Project description:The use of conventional doping methods requires consideration of not only the energy connection with the base material but also the limits of the type and doping range of the dopant. The scope of the physico-chemical change must be determined from the properties of the base material, and when this limit is exceeded, a large energy barrier must be formed between the base material and the dopant as in a heterojunction. Thus, starting from a different viewpoint, we introduce a so-called metallization of surface reduction method, which easily overcomes the disadvantages of existing methods while having the effect of doping the base material. Such new synthetic techniques enable sequential energy arrangements-gradients from the surface to the centre of the material-so that free energy transfer effects can be obtained as per the energies in the semiconducting band, eliminating the energy discontinuity of the heterojunction.
Project description:First-principles calculations were carried out to understand how anionic isovalent-atom doping affects the electronic structures and optical properties of ?-MoO<sub>3</sub>. The effects of the sulphur and selenium doping at the three unique oxygen sites (O<sub>t</sub>, O<sub>a</sub>, and O<sub>t</sub>) of ?-MoO<sub>3</sub> were examined. We found that the valence p orbitals of Sulphur/Selenium dopant atoms give rise to impurity bands above the valence band maximum in the band structure of ?-MoO<sub>3</sub>. The number of impurity bands in the doped material depends on the specific doping sites and the local chemical environment of the dopants in MoO<sub>3</sub>. The impurity bands give rise to the enhanced optical absorptions of the S- and Se-doped MoO<sub>3</sub> in the visible and infrared regions. At low local doping concentration, the effects of the dopant sites on the electronic structure of the material are additive, so increasing the doping concentration will enhance the optical absorption properties of the material in the visible and infrared regions. Further increasing the doping concentration will result in a larger gap between the maximum edge of impurity bands and the conduction band minimum, and will undermine the optical absorption in the visible and infrared region. Such effects are caused by the local geometry change at the high local doping concentration with the dopants displaced from the original O sites, so the resulting impurity bands are no long the superpositions of the impurity bands of each individual on-site dopant atom. Switching from S-doping to Se-doping decreases the gap between the maximum edge of the impurity bands and conduction band minimum, and leads to the optical absorption edge red-shifting further into the visible and infrared regions.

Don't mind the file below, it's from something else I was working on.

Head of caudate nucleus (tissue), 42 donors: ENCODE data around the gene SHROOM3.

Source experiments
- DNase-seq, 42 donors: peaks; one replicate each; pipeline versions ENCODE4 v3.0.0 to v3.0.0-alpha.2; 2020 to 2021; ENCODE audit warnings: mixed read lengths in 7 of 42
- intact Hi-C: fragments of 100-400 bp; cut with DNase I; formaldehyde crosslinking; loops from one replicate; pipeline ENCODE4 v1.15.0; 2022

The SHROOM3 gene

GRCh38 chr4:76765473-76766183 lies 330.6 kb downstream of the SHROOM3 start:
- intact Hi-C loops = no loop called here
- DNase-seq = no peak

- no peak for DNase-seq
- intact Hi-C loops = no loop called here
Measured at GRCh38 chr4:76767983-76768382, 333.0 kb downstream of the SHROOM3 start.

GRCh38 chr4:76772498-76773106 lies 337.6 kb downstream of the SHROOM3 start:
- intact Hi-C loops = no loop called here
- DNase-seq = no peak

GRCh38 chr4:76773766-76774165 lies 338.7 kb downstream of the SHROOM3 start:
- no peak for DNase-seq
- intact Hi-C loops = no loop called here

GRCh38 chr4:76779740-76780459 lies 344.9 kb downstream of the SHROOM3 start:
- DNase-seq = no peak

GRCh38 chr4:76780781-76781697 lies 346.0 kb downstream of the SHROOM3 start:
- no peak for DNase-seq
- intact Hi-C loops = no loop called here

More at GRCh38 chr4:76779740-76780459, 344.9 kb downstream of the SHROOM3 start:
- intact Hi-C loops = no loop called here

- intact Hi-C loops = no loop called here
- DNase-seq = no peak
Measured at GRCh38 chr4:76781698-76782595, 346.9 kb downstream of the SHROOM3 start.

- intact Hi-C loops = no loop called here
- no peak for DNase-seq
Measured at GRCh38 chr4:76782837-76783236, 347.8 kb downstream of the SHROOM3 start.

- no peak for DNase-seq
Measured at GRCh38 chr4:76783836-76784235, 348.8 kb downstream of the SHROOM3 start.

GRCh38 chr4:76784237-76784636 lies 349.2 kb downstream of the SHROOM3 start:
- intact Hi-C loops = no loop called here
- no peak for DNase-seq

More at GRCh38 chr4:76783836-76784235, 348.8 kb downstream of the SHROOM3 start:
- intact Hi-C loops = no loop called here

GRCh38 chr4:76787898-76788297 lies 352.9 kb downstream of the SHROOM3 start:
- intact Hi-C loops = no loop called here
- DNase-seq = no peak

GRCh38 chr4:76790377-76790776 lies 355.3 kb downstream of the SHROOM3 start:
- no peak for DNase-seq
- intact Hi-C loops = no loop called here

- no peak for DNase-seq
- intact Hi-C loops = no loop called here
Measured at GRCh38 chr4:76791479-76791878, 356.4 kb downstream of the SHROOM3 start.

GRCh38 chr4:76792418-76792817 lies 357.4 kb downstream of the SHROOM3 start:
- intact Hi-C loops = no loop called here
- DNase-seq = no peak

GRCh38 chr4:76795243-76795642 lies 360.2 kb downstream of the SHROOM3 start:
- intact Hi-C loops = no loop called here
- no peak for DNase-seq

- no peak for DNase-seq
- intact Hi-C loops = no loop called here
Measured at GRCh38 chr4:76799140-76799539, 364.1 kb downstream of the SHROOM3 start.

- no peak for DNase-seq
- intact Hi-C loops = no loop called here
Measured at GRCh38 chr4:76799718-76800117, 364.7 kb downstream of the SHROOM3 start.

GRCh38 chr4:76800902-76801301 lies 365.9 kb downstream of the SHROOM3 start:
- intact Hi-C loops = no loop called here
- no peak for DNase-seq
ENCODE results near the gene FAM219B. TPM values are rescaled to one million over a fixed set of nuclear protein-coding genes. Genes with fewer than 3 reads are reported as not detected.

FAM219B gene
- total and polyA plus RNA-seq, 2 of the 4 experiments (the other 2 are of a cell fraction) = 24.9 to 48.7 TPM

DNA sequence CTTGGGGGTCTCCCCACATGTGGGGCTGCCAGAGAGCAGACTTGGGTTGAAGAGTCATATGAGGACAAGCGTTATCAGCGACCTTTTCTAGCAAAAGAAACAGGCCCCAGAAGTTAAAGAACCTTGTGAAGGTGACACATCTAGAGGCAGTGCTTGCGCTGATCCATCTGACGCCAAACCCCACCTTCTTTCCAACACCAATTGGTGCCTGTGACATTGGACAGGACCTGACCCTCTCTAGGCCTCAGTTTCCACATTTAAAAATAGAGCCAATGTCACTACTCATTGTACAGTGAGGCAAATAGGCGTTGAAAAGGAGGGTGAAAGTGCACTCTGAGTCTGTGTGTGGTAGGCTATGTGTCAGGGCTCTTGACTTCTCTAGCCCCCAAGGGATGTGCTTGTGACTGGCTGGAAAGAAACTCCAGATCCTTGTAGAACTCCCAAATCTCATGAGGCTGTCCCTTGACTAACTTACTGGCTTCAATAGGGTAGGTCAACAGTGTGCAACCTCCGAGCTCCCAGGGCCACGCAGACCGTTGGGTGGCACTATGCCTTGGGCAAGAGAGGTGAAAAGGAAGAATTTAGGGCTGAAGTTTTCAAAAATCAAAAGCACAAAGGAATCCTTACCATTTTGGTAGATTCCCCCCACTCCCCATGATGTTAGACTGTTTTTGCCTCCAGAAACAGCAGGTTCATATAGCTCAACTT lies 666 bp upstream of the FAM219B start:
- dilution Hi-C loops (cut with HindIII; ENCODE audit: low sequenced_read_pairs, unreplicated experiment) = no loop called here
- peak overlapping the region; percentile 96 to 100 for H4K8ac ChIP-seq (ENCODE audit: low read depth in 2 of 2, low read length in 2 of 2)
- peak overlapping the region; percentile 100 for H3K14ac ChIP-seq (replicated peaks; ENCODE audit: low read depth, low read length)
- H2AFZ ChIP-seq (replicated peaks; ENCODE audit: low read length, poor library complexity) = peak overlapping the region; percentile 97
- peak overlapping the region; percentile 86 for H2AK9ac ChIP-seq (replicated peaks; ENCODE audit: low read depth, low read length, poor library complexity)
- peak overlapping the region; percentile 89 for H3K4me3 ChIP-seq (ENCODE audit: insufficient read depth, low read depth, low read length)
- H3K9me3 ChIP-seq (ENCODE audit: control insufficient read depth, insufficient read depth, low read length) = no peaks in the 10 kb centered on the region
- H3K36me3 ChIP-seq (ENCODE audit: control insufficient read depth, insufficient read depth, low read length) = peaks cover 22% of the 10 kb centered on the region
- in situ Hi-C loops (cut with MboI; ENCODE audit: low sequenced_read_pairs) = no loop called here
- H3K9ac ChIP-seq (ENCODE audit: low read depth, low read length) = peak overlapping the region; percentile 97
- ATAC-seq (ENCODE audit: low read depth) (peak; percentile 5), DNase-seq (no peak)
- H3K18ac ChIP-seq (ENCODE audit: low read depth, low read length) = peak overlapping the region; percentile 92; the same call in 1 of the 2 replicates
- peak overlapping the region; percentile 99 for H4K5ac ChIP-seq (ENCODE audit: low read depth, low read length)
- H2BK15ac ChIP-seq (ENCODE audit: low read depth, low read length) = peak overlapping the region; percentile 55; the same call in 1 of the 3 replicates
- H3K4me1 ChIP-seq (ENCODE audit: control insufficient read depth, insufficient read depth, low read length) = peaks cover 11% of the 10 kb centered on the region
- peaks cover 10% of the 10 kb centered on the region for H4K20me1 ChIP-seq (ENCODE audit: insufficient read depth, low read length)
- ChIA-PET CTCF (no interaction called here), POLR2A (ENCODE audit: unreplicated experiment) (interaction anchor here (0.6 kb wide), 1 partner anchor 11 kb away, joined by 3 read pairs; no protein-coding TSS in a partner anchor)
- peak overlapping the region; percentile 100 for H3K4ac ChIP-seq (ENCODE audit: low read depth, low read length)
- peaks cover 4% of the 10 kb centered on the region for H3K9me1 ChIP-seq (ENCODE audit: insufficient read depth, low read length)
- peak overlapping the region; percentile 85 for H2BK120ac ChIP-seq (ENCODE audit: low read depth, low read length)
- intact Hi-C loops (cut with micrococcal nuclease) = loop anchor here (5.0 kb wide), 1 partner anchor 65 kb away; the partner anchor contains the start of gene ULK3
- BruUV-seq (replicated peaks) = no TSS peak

Project description:The discovery of air-stable n-dopants for organic semiconductor materials has been hindered by the necessity of high-energy HOMOs and the air sensitivity of compounds that satisfy this requirement. One strategy for circumventing this problem is to utilize stable precursor molecules that form the active doping complex in situ during the doping process or in a postdeposition thermal- or photo-activation step. Some of us have reported on the use of 1H-benzimidazole (DMBI) and benzimidazolium (DMBI-I) salts as solution- and vacuum-processable n-type dopant precursors, respectively. It was initially suggested that DMBI dopants function as single-electron radical donors wherein the active doping species, the imidazoline radical, is generated in a postdeposition thermal annealing step. Herein we report the results of extensive mechanistic studies on DMBI-doped fullerenes, the results of which suggest a more complicated doping mechanism is operative. Specifically, a reaction between the dopant and host that begins with either hydride or hydrogen atom transfer and which ultimately leads to the formation of host radical anions is responsible for the doping effect. The results of this research will be useful for identifying applications of current organic n-doping technology and will drive the design of next-generation n-type dopants that are air stable and capable of doping low-electron-affinity host materials in organic devices.